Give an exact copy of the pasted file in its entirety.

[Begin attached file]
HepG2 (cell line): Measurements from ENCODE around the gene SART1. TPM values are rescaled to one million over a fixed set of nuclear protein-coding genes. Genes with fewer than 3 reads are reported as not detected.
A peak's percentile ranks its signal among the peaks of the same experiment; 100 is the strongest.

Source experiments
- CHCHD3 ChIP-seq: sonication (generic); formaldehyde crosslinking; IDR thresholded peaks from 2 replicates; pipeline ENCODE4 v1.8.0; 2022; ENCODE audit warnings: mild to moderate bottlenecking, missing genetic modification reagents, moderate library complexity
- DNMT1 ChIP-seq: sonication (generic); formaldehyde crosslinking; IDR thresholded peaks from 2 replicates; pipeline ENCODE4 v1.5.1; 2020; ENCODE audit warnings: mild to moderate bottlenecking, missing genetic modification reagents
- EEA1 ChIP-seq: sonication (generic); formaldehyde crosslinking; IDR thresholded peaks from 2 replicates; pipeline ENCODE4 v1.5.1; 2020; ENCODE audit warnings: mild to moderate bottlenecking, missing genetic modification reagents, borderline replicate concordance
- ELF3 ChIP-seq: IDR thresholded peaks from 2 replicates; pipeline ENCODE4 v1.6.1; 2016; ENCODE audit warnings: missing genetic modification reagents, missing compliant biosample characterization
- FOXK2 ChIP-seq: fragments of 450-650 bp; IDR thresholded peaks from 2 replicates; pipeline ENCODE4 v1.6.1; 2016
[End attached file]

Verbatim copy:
HepG2 (cell line): Measurements from ENCODE around the gene SART1. TPM values are rescaled to one million over a fixed set of nuclear protein-coding genes. Genes with fewer than 3 reads are reported as not detected.
A peak's percentile ranks its signal among the peaks of the same experiment; 100 is the strongest.

Source experiments
- CHCHD3 ChIP-seq: sonication (generic); formaldehyde crosslinking; IDR thresholded peaks from 2 replicates; pipeline ENCODE4 v1.8.0; 2022; ENCODE audit warnings: mild to moderate bottlenecking, missing genetic modification reagents, moderate library complexity
- DNMT1 ChIP-seq: sonication (generic); formaldehyde crosslinking; IDR thresholded peaks from 2 replicates; pipeline ENCODE4 v1.5.1; 2020; ENCODE audit warnings: mild to moderate bottlenecking, missing genetic modification reagents
- EEA1 ChIP-seq: sonication (generic); formaldehyde crosslinking; IDR thresholded peaks from 2 replicates; pipeline ENCODE4 v1.5.1; 2020; ENCODE audit warnings: mild to moderate bottlenecking, missing genetic modification reagents, borderline replicate concordance
- ELF3 ChIP-seq: IDR thresholded peaks from 2 replicates; pipeline ENCODE4 v1.6.1; 2016; ENCODE audit warnings: missing genetic modification reagents, missing compliant biosample characterization
- FOXK2 ChIP-seq: fragments of 450-650 bp; IDR thresholded peaks from 2 replicates; pipeline ENCODE4 v1.6.1; 2016